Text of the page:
It is a common occurrence today to find many organizations investing more and more resources – money, time, staff, etc. – into technology. Consider a relatively small retail company, for example, that’s focusing on expanding its website and online ordering capabilities while also building web-based platforms that can function seamlessly on a variety of popular mobile devices. At the same time, this company also must manage a broad and growing range of risks related to security and privacy; regulatory compliance; federal, state and local laws; use of social media by employees; and information technology (IT) infrastructure stability, among many other areas.
In this environment, understanding and managing these risks is absolutely critical for an organization to be successful. A key element of this effort must be well-planned and organized IT audit activities that begin with the establishment, experience and capabilities of a strong IT audit function.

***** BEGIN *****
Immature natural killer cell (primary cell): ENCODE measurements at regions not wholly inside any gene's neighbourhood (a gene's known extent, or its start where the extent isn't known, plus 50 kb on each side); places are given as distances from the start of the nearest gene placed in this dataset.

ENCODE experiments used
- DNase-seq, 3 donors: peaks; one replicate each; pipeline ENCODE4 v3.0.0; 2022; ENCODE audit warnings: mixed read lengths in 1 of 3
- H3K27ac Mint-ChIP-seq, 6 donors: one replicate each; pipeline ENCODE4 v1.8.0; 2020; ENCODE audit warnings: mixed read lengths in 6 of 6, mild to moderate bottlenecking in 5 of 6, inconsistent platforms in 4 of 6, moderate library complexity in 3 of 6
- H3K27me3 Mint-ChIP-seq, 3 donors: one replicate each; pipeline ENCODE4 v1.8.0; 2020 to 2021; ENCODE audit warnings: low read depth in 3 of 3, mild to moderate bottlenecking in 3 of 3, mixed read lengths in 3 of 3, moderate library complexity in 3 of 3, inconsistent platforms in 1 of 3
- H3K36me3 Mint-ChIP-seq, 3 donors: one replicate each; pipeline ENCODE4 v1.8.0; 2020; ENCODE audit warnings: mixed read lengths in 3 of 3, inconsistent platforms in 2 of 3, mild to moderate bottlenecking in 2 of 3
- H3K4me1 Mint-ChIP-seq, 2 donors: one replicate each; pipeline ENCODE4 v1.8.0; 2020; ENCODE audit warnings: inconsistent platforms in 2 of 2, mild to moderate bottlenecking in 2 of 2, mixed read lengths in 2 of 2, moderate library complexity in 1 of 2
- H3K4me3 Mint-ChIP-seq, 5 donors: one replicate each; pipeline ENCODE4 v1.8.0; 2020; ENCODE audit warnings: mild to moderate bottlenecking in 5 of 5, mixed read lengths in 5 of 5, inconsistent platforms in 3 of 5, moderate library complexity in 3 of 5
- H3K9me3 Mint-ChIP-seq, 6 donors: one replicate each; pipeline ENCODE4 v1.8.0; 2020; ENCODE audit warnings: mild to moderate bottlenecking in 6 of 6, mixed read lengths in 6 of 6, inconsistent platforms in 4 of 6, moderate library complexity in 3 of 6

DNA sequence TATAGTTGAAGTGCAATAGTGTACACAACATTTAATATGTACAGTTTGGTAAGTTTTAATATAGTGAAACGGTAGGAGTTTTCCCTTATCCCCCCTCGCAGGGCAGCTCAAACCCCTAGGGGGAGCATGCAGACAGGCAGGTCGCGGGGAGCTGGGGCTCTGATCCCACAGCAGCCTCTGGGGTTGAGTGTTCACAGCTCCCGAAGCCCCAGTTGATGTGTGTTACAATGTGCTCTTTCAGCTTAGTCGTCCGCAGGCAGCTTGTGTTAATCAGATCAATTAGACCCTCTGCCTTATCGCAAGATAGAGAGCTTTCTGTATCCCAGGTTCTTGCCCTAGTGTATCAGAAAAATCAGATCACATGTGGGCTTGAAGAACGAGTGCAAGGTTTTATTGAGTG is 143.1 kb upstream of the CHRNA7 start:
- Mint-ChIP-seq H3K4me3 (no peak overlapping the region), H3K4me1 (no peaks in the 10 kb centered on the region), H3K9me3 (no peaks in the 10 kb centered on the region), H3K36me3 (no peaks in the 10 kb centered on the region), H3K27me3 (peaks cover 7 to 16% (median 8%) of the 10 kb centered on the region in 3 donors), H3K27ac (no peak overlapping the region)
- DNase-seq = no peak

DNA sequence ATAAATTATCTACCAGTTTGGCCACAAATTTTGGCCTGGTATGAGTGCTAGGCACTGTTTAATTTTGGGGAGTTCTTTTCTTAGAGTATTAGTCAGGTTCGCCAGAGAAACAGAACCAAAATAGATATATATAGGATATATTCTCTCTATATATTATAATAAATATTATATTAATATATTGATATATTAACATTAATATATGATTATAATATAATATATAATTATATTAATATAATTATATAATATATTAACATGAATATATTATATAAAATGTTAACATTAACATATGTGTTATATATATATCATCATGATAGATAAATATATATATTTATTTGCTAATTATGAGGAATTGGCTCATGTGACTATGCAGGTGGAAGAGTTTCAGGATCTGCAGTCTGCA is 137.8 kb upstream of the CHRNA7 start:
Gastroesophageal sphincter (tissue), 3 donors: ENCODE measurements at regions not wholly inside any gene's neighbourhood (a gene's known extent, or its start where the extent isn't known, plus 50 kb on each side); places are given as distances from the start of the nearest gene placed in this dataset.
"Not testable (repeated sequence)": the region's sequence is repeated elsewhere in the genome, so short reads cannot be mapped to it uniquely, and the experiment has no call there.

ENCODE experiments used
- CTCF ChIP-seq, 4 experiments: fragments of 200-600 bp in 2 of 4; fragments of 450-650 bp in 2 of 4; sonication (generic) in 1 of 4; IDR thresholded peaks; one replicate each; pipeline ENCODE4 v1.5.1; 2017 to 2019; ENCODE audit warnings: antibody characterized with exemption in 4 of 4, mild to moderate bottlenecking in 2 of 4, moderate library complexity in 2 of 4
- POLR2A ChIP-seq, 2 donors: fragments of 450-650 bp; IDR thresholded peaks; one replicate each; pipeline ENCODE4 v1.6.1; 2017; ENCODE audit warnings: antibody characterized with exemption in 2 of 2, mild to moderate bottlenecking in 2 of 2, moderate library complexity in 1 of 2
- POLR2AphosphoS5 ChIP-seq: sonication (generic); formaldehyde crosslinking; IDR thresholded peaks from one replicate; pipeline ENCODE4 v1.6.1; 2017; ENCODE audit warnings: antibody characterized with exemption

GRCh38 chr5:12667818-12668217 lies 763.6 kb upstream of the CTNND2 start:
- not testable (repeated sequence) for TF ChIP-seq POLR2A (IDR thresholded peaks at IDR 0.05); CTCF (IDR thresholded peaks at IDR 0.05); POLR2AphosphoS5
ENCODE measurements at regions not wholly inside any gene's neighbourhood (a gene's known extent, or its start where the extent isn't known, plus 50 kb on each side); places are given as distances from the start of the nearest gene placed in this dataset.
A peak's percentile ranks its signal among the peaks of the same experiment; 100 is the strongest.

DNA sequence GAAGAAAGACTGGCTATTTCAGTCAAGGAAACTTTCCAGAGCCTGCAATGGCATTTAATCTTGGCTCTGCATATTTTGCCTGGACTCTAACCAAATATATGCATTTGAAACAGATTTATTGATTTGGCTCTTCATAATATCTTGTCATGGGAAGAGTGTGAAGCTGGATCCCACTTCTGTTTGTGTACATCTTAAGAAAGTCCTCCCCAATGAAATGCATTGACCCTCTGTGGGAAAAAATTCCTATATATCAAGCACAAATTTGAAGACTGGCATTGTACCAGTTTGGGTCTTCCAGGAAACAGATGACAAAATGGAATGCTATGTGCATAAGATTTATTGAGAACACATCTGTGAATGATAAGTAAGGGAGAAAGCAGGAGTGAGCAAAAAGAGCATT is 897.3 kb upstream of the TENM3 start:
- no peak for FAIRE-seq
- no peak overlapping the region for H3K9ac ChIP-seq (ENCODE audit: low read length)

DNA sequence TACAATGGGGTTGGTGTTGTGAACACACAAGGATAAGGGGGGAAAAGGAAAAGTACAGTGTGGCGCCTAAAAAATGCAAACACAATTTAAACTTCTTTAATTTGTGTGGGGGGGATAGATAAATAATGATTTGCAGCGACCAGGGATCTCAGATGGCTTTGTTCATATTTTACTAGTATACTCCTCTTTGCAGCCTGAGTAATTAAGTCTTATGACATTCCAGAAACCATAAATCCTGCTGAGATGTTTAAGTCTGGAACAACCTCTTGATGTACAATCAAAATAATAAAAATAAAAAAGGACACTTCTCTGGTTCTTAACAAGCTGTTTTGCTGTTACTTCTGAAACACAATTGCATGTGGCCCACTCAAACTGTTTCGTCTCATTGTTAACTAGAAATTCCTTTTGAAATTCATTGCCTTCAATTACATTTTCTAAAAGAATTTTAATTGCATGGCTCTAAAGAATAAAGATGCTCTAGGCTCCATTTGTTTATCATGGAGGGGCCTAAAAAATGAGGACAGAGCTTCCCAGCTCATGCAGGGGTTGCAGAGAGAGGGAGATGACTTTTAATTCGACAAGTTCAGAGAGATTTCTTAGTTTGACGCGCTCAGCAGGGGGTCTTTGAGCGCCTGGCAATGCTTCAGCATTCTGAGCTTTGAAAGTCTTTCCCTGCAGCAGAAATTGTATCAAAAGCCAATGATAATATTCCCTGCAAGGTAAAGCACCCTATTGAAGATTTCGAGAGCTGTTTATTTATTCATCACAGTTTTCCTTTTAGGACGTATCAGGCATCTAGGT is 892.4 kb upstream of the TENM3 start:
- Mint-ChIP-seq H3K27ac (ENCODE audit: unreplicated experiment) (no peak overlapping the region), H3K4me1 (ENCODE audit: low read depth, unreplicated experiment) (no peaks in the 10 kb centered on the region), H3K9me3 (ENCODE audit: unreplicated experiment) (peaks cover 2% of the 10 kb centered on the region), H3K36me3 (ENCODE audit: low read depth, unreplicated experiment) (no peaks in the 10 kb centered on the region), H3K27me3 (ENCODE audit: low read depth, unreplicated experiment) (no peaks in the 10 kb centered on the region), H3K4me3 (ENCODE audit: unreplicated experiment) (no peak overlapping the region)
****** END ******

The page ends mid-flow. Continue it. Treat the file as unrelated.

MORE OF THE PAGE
Do most organizations have an IT audit function in place? How are they staffed? Do they exist as an independent function or do they reside in another department? How many organizations are, in fact, conducting IT audit risk assessments on a regular basis? Is IT audit an integral component of the organization’s annual audit plan?
What is IT Audit?
Protiviti defines “IT audit” as the process of collecting and evaluating evidence of the management of controls over an organization’s information systems, practices, controls and operations. The evaluation of evidence obtained through the IT audit process determines if the information systems are safeguarding assets, maintaining data integrity and operating effectively to achieve the organization’s goals and objectives. This may include traditional audits of technology processes and components as well as integrated audits for audit activities, technology-dependent regulatory processes (e.g., privacy) or data analytics support.
One of Protiviti’s leading publications is its annual IT Audit Benchmarking Survey. KnowledgeLeader has also published hundreds of tools and templates focused on various IT audit matters. Example tools include:
- IT Risks and Controls Review Report
- IT Application Management Self-Assessment Questionnaire
- IT General Control Assessment Report
- IT Vendor Management Audit Work Program
- IT General Controls Design Assessment Work Program
Check out these sources and let us know in the comments what you think about the importance of IT audit.